The Pentacoq vaccine, withdrawn from the market on 22nd December 2005 and replaced by another, was used for five infectious diseases: whooping cough, haemophilus influenza type b (aka Hib), diphtheria, tetanus and polio.
In 1995, 5-month-old baby Ines was prescribed and given this vaccine in compliance with the legally-required vaccination schedule in an attempt to prevent whooping cough, one of the diseases covered by the five-part Pentacoq vaccine. Two other components of the vaccine are also legally required. One week later, Ines was rushed to hospital for serious neurological complications which were not fatal but left her 95% disabled due to acute rhombomyelitis, “attributable to administration of the Pentacoq vaccine,” the State Council finally proclaimed after 17 years of deliberation.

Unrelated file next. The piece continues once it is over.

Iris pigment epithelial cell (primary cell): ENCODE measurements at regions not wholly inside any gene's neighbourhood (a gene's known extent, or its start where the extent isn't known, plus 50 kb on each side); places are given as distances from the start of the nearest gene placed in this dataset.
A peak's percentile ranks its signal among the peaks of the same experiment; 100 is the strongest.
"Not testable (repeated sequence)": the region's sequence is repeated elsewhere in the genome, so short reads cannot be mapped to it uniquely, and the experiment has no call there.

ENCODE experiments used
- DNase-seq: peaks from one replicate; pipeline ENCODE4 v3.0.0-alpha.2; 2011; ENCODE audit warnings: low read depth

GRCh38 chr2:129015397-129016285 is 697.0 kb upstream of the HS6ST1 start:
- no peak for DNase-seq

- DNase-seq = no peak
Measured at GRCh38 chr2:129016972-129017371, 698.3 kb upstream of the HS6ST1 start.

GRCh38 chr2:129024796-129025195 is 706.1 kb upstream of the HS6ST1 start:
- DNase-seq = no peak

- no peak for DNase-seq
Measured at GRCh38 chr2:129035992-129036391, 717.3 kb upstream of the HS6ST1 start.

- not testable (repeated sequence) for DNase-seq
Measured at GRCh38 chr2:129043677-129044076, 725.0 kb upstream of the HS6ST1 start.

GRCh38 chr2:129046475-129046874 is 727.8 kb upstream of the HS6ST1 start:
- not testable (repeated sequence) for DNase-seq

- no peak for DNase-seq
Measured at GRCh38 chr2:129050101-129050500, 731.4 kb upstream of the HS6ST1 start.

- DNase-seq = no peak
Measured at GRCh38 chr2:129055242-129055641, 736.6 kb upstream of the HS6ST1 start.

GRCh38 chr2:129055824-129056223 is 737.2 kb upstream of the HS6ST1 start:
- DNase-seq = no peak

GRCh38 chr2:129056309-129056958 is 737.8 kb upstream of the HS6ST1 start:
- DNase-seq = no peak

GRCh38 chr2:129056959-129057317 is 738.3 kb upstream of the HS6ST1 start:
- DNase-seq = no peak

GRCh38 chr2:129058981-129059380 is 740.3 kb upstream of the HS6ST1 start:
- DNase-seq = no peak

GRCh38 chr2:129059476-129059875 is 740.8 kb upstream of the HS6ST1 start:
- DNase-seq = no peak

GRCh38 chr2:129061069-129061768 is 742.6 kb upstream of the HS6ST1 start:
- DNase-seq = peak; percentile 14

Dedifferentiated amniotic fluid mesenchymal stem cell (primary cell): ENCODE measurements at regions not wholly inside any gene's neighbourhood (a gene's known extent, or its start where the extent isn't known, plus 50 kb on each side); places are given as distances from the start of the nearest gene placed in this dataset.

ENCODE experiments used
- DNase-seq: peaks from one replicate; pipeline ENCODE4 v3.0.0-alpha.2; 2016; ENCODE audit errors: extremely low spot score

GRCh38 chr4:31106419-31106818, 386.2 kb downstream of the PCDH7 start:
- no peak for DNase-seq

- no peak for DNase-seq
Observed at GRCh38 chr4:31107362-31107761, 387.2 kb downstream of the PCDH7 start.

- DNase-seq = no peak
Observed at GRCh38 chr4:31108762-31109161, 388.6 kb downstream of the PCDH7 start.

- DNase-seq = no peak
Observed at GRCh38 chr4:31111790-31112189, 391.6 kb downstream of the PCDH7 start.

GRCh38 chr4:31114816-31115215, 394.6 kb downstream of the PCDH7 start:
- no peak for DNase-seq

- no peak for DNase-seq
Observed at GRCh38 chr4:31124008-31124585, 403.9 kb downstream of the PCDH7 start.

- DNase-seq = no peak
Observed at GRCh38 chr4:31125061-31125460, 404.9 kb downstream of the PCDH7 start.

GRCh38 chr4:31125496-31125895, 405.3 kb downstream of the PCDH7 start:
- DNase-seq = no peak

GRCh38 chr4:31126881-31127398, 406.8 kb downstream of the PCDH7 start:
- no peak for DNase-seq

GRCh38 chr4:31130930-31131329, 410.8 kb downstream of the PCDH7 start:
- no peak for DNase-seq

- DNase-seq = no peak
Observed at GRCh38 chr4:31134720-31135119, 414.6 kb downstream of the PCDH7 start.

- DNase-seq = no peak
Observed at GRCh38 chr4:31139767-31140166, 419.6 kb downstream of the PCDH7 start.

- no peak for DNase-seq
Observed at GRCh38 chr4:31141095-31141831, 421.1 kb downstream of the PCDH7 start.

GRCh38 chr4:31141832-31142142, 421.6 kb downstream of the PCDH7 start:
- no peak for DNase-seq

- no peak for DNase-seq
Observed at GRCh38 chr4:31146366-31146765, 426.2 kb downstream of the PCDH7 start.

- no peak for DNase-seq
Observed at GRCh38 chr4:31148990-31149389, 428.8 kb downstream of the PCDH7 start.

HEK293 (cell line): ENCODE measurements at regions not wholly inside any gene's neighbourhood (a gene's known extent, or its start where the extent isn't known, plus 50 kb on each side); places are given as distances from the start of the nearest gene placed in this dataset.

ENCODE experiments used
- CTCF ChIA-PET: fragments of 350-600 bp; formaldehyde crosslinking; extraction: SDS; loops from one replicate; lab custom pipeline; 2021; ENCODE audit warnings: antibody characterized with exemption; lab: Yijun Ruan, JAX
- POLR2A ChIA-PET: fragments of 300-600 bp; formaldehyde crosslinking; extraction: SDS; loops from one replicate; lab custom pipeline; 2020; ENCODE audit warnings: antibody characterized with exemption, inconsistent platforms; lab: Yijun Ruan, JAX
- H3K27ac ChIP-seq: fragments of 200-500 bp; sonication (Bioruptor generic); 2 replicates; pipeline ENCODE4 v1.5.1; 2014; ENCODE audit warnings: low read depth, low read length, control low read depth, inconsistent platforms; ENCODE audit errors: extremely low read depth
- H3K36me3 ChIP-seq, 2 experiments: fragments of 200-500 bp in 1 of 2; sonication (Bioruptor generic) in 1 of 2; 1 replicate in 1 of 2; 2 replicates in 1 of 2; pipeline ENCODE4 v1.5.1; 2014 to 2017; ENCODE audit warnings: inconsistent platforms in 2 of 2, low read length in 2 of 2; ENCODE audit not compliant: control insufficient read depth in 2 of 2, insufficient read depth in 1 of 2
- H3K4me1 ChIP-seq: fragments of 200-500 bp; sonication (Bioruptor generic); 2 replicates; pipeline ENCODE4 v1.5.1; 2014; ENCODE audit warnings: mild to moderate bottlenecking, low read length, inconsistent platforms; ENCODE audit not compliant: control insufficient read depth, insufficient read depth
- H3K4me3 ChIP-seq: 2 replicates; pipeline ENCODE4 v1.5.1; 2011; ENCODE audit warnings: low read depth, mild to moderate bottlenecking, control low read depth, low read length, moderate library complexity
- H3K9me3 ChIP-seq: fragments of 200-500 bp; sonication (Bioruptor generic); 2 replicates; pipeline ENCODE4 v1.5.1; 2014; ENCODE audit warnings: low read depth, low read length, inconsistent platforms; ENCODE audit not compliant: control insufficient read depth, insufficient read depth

The Government, and more specifically the Ministry of Health, is therefore now sentenced to payment more than 3 million euros to this severely disabled young woman, now in her teens (and to the MSA (French Farmers Mutual Insurance) which paid her hospital fees), since vaccination was legally required at the time. Pre-2002, the French government assumed any risk linked to vaccines. Since 2004, it is ONIAM (French Medical Malpractice Compensation authority) which now pays for vaccine-related benefits. Sanofi-Pasteur, manufacturer of the Pentacoq vaccine, will however escape scot-free.
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